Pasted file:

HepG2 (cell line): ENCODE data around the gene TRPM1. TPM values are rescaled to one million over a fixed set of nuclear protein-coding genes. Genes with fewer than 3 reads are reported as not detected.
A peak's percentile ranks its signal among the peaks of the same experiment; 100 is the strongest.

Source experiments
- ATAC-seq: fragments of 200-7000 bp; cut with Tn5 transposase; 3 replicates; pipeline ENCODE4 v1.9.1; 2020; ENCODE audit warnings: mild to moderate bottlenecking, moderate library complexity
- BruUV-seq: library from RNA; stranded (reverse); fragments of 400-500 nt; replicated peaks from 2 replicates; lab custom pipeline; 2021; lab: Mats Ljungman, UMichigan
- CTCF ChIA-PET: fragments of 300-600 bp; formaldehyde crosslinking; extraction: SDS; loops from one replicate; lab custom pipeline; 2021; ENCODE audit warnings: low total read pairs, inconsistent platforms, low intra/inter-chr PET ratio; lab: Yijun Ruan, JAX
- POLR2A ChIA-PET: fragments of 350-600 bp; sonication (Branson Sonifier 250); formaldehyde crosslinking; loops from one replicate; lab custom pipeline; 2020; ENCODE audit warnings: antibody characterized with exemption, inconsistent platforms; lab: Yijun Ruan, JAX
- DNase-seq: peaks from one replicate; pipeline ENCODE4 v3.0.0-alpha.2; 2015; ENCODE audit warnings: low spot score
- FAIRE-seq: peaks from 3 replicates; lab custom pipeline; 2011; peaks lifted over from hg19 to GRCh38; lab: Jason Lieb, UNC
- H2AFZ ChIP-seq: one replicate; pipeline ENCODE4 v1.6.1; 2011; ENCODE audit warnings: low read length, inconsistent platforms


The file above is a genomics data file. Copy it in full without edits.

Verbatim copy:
HepG2 (cell line): ENCODE data around the gene TRPM1. TPM values are rescaled to one million over a fixed set of nuclear protein-coding genes. Genes with fewer than 3 reads are reported as not detected.
A peak's percentile ranks its signal among the peaks of the same experiment; 100 is the strongest.

Source experiments
- ATAC-seq: fragments of 200-7000 bp; cut with Tn5 transposase; 3 replicates; pipeline ENCODE4 v1.9.1; 2020; ENCODE audit warnings: mild to moderate bottlenecking, moderate library complexity
- BruUV-seq: library from RNA; stranded (reverse); fragments of 400-500 nt; replicated peaks from 2 replicates; lab custom pipeline; 2021; lab: Mats Ljungman, UMichigan
- CTCF ChIA-PET: fragments of 300-600 bp; formaldehyde crosslinking; extraction: SDS; loops from one replicate; lab custom pipeline; 2021; ENCODE audit warnings: low total read pairs, inconsistent platforms, low intra/inter-chr PET ratio; lab: Yijun Ruan, JAX
- POLR2A ChIA-PET: fragments of 350-600 bp; sonication (Branson Sonifier 250); formaldehyde crosslinking; loops from one replicate; lab custom pipeline; 2020; ENCODE audit warnings: antibody characterized with exemption, inconsistent platforms; lab: Yijun Ruan, JAX
- DNase-seq: peaks from one replicate; pipeline ENCODE4 v3.0.0-alpha.2; 2015; ENCODE audit warnings: low spot score
- FAIRE-seq: peaks from 3 replicates; lab custom pipeline; 2011; peaks lifted over from hg19 to GRCh38; lab: Jason Lieb, UNC
- H2AFZ ChIP-seq: one replicate; pipeline ENCODE4 v1.6.1; 2011; ENCODE audit warnings: low read length, inconsistent platforms